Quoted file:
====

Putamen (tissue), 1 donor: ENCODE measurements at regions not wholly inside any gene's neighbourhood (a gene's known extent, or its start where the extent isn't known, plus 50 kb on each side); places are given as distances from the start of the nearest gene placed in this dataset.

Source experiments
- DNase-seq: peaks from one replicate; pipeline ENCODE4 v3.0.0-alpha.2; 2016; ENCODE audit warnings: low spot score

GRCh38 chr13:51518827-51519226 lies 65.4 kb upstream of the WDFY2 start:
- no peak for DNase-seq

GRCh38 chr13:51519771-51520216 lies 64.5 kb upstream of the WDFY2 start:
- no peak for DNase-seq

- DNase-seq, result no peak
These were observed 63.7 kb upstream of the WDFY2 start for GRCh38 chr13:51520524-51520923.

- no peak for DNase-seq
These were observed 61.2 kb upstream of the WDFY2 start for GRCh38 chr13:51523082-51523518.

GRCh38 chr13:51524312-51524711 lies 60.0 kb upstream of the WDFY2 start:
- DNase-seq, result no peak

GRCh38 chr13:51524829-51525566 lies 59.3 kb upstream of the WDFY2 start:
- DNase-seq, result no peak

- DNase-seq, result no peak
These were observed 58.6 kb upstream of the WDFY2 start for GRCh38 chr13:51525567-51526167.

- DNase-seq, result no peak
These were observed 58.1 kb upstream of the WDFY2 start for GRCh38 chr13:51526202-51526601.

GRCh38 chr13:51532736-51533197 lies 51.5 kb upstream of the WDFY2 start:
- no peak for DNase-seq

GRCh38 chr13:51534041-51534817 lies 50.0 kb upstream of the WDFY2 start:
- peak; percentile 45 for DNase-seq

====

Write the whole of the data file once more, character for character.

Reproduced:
Putamen (tissue), 1 donor: ENCODE measurements at regions not wholly inside any gene's neighbourhood (a gene's known extent, or its start where the extent isn't known, plus 50 kb on each side); places are given as distances from the start of the nearest gene placed in this dataset.

Source experiments
- DNase-seq: peaks from one replicate; pipeline ENCODE4 v3.0.0-alpha.2; 2016; ENCODE audit warnings: low spot score

GRCh38 chr13:51518827-51519226 lies 65.4 kb upstream of the WDFY2 start:
- no peak for DNase-seq

GRCh38 chr13:51519771-51520216 lies 64.5 kb upstream of the WDFY2 start:
- no peak for DNase-seq

- DNase-seq, result no peak
These were observed 63.7 kb upstream of the WDFY2 start for GRCh38 chr13:51520524-51520923.

- no peak for DNase-seq
These were observed 61.2 kb upstream of the WDFY2 start for GRCh38 chr13:51523082-51523518.

GRCh38 chr13:51524312-51524711 lies 60.0 kb upstream of the WDFY2 start:
- DNase-seq, result no peak

GRCh38 chr13:51524829-51525566 lies 59.3 kb upstream of the WDFY2 start:
- DNase-seq, result no peak

- DNase-seq, result no peak
These were observed 58.6 kb upstream of the WDFY2 start for GRCh38 chr13:51525567-51526167.

- DNase-seq, result no peak
These were observed 58.1 kb upstream of the WDFY2 start for GRCh38 chr13:51526202-51526601.

GRCh38 chr13:51532736-51533197 lies 51.5 kb upstream of the WDFY2 start:
- no peak for DNase-seq

GRCh38 chr13:51534041-51534817 lies 50.0 kb upstream of the WDFY2 start:
- peak; percentile 45 for DNase-seq